What Does It Mean?! Understanding Energy Efficient Window Labels
Single pane windows can be detrimental to a home’s energy efficiency. The good news is that a simple window replacement can have huge long-term savings. The bad news – because there are dozens of window brands and models to choose from, you may not understand if you’re going to making the right investment.
Worry not, we’re here to help!
Whether looking online or in-store for a new windows, the window label is the go-to source of information. Once you know what each part of the label means, you’ll be able to make an informed decision about what window to get.
The manufacturer’s label
One panel of the label shows the windows manufacturer and typically includes a model number for the specific design. Below that may be a few product features such as:
- Frame materials (whether it’s wood, aluminum, vinyl, steel, or fiberglass)
- Number of panes (single, double, or triple)
- Type of gas filling in the gap in multi-pane windows (usually argon or krypton)
- Glazing style
- Low-E (a glass treatment that reduces UV rays – it helps prevent UV rays from fading your carpet and furniture)
The NFRC Label
You’ll most likely see 4-5 numbers on the label in extra bold type. This is a number calculated by the National Fenestration Rating Council (NFRC). The NFRC is an independent organization that tests windows, door, and skylights to ensure performance and certifies the results of their findings. This label helps to compare characteristics such as:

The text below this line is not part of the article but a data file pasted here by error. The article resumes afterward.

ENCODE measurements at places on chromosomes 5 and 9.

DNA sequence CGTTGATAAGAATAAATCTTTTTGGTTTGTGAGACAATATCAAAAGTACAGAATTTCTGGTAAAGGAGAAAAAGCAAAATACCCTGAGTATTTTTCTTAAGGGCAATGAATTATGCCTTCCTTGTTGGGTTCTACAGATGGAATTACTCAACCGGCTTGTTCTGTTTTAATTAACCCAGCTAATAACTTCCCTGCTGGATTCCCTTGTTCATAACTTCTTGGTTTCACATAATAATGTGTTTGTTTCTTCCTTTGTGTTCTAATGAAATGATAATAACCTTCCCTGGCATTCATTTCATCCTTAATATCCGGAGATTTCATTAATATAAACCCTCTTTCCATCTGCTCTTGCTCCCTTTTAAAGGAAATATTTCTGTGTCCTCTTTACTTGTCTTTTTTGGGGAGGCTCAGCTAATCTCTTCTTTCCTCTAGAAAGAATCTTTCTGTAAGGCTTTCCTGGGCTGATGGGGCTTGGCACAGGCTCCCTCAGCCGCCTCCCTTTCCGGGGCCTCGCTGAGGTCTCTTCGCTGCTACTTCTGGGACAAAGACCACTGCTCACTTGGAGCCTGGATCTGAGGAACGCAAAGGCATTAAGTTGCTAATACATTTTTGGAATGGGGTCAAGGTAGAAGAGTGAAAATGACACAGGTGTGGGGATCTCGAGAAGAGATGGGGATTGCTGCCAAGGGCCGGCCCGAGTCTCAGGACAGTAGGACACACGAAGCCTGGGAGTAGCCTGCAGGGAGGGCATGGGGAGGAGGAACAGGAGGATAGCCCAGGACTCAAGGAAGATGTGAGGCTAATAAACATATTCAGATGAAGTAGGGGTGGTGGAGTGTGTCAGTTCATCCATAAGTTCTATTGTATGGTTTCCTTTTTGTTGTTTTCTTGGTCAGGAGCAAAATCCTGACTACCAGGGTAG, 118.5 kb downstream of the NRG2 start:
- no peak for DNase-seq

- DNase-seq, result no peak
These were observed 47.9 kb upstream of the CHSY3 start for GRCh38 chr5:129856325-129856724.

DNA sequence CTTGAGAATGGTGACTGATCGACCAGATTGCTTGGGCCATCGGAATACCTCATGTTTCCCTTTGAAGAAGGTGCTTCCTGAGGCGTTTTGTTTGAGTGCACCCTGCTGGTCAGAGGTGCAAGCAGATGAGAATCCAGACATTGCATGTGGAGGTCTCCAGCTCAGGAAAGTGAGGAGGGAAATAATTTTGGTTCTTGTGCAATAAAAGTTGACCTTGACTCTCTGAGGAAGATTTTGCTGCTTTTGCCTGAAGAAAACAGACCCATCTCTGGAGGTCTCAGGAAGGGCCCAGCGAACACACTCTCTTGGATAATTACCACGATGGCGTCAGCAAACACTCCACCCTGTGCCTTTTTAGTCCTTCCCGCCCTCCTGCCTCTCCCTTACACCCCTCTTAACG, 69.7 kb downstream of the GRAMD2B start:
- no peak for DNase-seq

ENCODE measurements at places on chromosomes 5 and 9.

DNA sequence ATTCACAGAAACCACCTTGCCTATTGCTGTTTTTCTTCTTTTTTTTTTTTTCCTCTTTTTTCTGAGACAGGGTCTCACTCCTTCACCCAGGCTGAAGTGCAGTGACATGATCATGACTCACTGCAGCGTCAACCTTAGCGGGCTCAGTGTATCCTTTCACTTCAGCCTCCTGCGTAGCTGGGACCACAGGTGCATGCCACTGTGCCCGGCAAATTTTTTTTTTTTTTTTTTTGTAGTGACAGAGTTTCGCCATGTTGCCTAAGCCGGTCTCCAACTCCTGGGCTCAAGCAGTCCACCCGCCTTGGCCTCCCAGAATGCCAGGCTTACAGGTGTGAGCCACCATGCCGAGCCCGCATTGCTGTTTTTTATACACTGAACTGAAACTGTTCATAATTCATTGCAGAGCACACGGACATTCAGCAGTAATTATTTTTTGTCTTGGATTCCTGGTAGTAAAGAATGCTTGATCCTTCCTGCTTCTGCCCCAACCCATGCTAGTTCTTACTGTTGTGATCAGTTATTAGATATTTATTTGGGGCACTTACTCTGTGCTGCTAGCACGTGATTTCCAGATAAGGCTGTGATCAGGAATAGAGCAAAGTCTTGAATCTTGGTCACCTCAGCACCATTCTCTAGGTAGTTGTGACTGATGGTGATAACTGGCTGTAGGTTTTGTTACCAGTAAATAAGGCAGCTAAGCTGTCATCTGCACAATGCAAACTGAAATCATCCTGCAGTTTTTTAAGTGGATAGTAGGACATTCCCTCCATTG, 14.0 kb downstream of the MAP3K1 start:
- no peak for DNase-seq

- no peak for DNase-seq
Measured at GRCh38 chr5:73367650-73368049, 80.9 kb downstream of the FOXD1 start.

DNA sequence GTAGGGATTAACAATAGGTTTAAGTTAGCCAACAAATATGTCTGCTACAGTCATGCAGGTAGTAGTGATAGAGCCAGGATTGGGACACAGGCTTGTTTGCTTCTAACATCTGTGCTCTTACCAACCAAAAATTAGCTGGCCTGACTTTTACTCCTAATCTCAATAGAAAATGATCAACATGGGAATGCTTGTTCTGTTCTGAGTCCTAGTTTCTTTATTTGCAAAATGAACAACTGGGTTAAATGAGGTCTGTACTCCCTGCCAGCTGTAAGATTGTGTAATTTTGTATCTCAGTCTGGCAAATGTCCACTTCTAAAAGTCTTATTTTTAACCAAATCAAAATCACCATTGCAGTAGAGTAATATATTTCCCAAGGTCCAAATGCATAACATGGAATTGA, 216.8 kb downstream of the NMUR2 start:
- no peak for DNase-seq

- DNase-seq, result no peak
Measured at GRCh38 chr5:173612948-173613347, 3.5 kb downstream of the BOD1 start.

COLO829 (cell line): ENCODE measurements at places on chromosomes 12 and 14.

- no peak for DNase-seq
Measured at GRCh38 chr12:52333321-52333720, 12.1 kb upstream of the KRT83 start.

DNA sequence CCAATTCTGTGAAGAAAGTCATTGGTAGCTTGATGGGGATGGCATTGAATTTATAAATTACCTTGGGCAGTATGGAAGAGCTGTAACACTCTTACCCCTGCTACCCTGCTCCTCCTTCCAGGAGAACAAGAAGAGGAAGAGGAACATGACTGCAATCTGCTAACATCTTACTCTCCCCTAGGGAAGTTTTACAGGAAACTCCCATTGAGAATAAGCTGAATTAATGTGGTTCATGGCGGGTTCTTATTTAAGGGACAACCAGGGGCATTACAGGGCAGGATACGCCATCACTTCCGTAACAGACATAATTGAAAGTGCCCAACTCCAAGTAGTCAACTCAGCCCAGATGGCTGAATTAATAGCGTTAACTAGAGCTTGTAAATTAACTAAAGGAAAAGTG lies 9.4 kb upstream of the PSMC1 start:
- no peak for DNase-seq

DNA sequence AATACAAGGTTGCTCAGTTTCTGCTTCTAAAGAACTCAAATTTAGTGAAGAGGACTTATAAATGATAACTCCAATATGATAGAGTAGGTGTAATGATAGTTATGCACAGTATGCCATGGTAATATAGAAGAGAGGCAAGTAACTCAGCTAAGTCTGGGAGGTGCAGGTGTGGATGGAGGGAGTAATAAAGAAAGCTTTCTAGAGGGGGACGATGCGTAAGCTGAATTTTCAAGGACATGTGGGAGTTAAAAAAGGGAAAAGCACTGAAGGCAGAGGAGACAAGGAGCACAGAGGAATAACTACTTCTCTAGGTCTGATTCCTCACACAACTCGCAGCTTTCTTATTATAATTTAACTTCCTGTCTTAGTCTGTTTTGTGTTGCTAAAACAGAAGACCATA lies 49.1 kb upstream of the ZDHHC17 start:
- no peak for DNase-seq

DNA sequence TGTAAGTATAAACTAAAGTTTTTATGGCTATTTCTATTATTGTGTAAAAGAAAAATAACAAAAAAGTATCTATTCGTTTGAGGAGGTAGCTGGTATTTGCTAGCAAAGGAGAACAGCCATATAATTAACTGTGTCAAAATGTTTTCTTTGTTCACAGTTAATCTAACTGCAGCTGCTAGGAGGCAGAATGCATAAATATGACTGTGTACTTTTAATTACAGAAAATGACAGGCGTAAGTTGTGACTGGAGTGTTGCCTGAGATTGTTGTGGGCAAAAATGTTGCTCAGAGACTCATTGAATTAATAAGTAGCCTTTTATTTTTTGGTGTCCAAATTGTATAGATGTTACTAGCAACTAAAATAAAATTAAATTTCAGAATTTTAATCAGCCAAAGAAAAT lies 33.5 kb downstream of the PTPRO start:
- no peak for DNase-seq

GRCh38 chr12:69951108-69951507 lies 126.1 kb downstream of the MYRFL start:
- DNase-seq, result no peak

- U-Factor (how effectively your windows help maintain heat within your home, the lower the #, the more energy efficient the window is)
- Solar Heat Gain Coefficient (how effective your window will block heat from outside. Again, the lower the #, the more energy efficient)
- Visible Transmittance (how much light the window lets in, higher # mean it allows in more light – which could save on costs to light your house)
- Air Leakage (how much air the window lets in. The lower the #, the tighter the seal)
- Condensation Rating (not every NFRC label will have this, but it shows how well your window resists condensation. The higher the #, the higher the resistance – something to consider if you live in area where your home may be susceptible to mold/mildew damage.)
The Energy Star Label
If the window meets certain requirements for your geographical location, it’s label may also feature the Environmental Protection Agency’s (EPA’s) Energy Star Logo. This label simply shows which windows have the most energy efficient properties based on your location.
Have any questions about what windows would be best to make your home more energy efficient? Contact A-Abel for help today!